Friday, 9 December 2016

Curiosity being quashed

Fifteen years ago, the then Labour government enabled free entry to Britain’s national museums. The policy came into practice on December 1st, 2001.

Visitor numbers at the museums that once charged have rocketed by over 200% from just 7 million in 2001 to nearly 22 million in 2016. Some of the museums – like the Royal Armouries in London, Leeds and Hampshire have seen visitor numbers rise by over 700%, and Liverpool’s National Museums have seen a rise of over 300%.

Not only did the number of visits to national museums increase, but there was also an increase in the number of visitors to many local museums, which received improved grant assistance to improve the quality of their presentations and to improve the educational experience for millions of school-children.

However, since 2010, the whole government approach to our arts, libraries and museums has gone in to reverse. The Conservative/Liberal Democrat coalition government, and then Conservative governments under David Cameron and Theresa May, have significantly cut financial support, requiring councils to cut arts and cultural expenditure by £165 million, including nearly £17 million in Yorkshire and Humberside. The government has now promised further cuts each year through to, at least, 2020.

Now, we are beginning to learn of the scale of EU resources which are used to support cultural services and are now at risk. The UK’s Arts and cultural bodies receive millions of pounds funding from the EU every year – including €17 million from the Creative Europe Programme in 2015 alone.

The Government announced in August that it would underwrite money awarded by EU competitive funds before Brexit through to 2020. The Creative Europe Programme is a competitive fund and, on the face of it, comes with the scope of that announcement; however, there was no mention of arts and culture in the statement and the Secretary of State, Karen Bradley, has been remarkably quiet about the commitment. Even if this resource was protected in the short-term, there is no commitment from 2020.

The free museums policy was bold and has delivered great achievements. It has been hugely successful. But the prospects for our museums and the cultural health of local communities are not good as the government imposes bigger and bigger cuts.

Monday, 5 December 2016

OFCOM asleep on the job

In October 2012, I called on the Competition Commission and the Secretary of State for Trade and Industry to launch an investigation into the telecoms’ suppliers and, particularly, into landline charges. 1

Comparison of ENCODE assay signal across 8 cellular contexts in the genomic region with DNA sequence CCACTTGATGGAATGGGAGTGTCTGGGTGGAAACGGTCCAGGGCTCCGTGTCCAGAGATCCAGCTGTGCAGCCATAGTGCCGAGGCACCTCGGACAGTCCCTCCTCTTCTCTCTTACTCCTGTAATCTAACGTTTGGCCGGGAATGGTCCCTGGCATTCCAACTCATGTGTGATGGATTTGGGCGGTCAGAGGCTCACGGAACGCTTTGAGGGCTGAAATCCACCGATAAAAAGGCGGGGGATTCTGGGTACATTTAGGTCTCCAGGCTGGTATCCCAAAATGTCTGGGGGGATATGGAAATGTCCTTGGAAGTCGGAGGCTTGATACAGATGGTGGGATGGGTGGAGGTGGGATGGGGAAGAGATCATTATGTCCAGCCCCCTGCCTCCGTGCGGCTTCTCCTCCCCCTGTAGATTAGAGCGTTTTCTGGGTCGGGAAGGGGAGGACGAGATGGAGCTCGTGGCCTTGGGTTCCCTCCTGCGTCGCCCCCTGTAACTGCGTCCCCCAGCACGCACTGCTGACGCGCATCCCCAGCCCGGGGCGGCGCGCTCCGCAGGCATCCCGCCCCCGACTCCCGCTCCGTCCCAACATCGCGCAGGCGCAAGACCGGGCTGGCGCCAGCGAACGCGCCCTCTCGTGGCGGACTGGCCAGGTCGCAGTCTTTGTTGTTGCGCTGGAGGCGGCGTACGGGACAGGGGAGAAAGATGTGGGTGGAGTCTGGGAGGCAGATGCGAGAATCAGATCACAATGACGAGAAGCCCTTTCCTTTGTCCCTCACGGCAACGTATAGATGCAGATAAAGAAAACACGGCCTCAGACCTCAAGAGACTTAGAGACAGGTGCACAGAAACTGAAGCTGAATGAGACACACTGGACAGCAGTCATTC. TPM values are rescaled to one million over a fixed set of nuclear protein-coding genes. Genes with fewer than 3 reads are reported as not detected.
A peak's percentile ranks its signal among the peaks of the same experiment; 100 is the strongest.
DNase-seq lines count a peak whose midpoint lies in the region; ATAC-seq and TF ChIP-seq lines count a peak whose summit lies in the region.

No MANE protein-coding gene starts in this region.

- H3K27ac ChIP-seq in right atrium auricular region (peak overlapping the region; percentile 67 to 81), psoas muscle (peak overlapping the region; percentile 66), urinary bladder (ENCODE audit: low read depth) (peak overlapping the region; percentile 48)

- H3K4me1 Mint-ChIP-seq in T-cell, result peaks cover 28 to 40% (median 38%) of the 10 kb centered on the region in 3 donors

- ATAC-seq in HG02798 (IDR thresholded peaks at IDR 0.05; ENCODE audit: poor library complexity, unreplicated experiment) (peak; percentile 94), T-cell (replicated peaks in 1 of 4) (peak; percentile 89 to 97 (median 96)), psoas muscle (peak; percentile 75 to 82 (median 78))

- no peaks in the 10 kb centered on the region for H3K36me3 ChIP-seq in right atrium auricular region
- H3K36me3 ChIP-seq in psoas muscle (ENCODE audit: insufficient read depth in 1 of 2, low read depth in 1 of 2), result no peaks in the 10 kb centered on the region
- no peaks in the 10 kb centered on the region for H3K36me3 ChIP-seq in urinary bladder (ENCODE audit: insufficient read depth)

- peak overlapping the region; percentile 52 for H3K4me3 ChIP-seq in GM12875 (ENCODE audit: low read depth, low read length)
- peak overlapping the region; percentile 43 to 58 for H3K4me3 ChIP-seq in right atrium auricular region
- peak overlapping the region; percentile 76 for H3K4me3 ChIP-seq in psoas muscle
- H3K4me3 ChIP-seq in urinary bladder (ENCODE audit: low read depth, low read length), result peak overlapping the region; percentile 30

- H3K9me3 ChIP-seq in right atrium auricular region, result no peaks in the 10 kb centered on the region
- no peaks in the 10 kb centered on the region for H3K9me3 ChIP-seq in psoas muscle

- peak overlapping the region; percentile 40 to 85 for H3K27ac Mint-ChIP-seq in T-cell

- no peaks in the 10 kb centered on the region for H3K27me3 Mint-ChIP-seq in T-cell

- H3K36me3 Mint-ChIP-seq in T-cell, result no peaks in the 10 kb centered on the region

SKY had just announced that it would increase phone line rental charges by 18%. BT had already announced inflation-busting rises. Virgin and TalkTalk had already implemented way-above-inflation increases in line rental charges, but BT and Sky are the dominant domestic telecoms suppliers.  These new charges were almost double those of the lowest-cost provider. There was no justification for any price rise at all.

I strongly made the point that increasing the unavoidable line rental charges meant that those who made the fewest calls – typically pensioners on the lowest incomes – were getting the highest percentage increases in their bills.

Further, I was sharply critical of the suppliers’ claims that there was a ‘highly competitive market’, asking how it was that BT and Sky managed to arrive at the same charges for daytime calls and connection fees. I said that customers were being taken for a ride.
But, what was the response of the Conservative Minister, Ed Vaizey, and OFCOM then? They said that they believed the retail market was competitive and

“… for Ofcom to open up an investigation in this area, it would need evidence of an abuse of a dominant position or evidence of collusion or anti-competitive agreements.”

They refused to budge from this position, despite the evidence staring them in the face.

Then, last week, Ofcom announced a review 2 into “unnecessarily high charges paid by the estimated two million households who pay for a standalone landline service…. Ofcom is concerned that (these) people are not being served well by the market.”

The regulator said that all the major landline providers had raised charges significantly since 2010, by between 28 per cent and 41 per cent in real terms. This was despite benefiting from a 25 per cent fall in the underlying wholesale cost.

Customers have been taken for a ride for the last 6 years whilst OFCOM and the government have been asleep on the job.

1 LINE UP – we’re being taken for a ride, 16th October 2012,